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Is national censorship the new norm?

This post is by Elena Ziebarth, who works in new product development at SmartBrief.

The New America Foundation and Slate hosted a fascinating panel yesterday morning, “Authority, Meet Technology: Will China’s Great Firewall Hold.” Bringing together experts on China, business and legal ethics, and the Internet, the panel discussed whether Google had made the right business decision in entering China, the importance of Internet freedom in economic and human rights and security, and the greater ramifications of Google’s departure from China on the country’s long-term growth and place in the World Trade Organization.

Some of the most compelling points, which are worthy of greater reflection, include:

  • The U.S. policy on Internet freedom rests on its centuries-old principles of freedom of expression, freedom of assembly and freedom of the press. The reminder of the freedom of assembly and its being taken as a given is particularly compelling when you consider social networks. Joining groups and being a member of social networks only works when you feel “safe.” In countries that routinely censor or control Internet activities, the very act of joining a group could reveal your personal identity and also those of your friends, putting an activist in real danger.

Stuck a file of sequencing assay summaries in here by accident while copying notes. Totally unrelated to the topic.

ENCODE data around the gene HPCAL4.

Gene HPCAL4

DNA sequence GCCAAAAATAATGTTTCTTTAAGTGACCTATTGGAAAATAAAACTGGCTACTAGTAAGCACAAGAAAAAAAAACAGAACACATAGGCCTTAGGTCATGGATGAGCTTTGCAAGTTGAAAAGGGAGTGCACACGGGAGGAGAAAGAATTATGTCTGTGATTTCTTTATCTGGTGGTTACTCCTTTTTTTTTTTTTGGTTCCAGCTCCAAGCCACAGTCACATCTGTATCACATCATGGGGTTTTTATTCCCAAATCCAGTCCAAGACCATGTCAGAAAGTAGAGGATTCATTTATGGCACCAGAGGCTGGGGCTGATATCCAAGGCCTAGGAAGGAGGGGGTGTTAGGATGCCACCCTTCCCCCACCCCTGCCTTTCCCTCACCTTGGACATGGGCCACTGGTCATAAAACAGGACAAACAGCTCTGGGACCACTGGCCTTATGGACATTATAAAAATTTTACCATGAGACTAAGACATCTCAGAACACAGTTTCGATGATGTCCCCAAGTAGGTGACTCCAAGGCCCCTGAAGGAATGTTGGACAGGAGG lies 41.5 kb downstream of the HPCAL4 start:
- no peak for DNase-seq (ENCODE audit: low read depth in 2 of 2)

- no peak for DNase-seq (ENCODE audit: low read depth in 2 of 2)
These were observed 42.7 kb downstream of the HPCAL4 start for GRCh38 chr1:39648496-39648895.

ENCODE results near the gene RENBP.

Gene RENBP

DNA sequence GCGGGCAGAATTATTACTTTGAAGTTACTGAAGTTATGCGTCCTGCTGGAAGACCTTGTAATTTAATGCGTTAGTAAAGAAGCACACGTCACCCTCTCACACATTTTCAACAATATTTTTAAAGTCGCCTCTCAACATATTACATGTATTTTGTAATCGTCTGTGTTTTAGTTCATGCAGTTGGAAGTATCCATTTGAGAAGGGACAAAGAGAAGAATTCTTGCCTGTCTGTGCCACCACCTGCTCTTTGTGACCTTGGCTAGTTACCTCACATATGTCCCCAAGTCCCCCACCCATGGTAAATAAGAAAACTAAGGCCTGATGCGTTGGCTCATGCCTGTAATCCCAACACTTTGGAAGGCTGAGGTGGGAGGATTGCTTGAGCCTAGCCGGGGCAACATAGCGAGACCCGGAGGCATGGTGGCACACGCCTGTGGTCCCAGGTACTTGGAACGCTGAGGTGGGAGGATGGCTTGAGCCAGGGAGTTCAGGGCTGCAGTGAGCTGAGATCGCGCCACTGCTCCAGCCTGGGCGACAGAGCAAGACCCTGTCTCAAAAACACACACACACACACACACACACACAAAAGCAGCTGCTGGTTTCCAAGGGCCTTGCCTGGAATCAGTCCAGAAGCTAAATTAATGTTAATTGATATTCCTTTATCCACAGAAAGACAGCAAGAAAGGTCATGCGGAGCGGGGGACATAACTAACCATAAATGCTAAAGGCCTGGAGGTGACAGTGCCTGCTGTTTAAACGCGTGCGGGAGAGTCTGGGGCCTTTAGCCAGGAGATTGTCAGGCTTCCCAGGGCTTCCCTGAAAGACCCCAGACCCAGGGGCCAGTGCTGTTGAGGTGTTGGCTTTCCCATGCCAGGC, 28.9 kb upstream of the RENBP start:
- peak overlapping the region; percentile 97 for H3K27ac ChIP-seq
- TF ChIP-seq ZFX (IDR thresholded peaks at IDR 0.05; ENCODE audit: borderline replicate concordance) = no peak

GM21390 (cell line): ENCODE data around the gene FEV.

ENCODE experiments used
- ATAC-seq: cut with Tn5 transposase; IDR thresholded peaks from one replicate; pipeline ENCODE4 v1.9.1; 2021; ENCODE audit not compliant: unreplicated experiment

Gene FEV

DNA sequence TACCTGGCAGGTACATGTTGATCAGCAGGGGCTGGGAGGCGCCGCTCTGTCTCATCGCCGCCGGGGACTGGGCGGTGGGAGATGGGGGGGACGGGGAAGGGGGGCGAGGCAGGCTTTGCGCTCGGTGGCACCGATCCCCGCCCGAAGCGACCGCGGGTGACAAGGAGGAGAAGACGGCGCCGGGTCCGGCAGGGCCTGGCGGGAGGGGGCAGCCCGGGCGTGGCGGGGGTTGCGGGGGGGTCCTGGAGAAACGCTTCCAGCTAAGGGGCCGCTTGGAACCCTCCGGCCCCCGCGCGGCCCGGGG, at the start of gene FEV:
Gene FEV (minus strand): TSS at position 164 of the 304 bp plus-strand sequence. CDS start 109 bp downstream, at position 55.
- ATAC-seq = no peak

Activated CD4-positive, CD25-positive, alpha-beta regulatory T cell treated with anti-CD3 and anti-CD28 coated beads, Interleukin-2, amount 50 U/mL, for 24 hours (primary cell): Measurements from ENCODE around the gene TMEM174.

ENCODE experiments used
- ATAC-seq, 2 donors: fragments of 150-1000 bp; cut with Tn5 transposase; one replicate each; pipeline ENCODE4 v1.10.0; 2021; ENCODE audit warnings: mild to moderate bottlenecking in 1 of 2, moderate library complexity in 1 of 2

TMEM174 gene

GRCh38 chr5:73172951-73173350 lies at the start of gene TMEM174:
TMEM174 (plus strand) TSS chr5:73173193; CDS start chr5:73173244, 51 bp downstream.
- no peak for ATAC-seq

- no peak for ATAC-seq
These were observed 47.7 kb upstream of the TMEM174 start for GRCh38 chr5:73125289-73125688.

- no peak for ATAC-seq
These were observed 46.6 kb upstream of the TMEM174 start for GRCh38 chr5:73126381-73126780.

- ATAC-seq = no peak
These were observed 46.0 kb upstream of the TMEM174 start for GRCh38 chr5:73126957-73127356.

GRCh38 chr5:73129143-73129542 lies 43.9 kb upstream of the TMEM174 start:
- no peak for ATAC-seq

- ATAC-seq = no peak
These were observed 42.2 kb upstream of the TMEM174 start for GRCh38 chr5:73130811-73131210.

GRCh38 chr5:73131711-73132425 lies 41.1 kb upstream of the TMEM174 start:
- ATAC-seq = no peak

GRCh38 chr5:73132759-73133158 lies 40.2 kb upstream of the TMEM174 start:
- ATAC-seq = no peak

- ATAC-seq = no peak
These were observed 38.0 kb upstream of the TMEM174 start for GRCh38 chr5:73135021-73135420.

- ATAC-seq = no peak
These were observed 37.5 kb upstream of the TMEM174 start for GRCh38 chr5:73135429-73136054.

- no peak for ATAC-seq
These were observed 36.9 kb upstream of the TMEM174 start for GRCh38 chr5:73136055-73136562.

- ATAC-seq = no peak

• Internet companies must realize that they are actually media companies — they are giving people access to information and ideas through search engines and social-networking sites. More than one of the panelists noted that a lack of awareness of this media role has placed many Internet companies in difficult situations when they operated in countries with censorship laws. By acquiescing to government demands of self-censorship, these Internet companies set a precedent that could become the de facto norm for whenever they enter a country that restricts speech, assembly, etc. Over time, this acquiescence could make domestic censorship and conformity to government demands the norm for any multinational.
  • Censorship, filtering and blocking are actually forms of barriers to trade in services. Google’s business model is based on an open and free Internet being in existence. Censorship of the Internet is a growing trend — not just in China but in countries such as the U.K. and Australia. The commercial impact of censorship — i.e., the missed sales or growth opportunities — has yet to be fully realized.

So what do you think? Does a country have the right to demand that Internet companies censor or filter search results or block access to social networks? Should Google and other Internet companies only operate in countries that have Internet freedom like the U.S.?

Image credit, ugurkoban, via iStock

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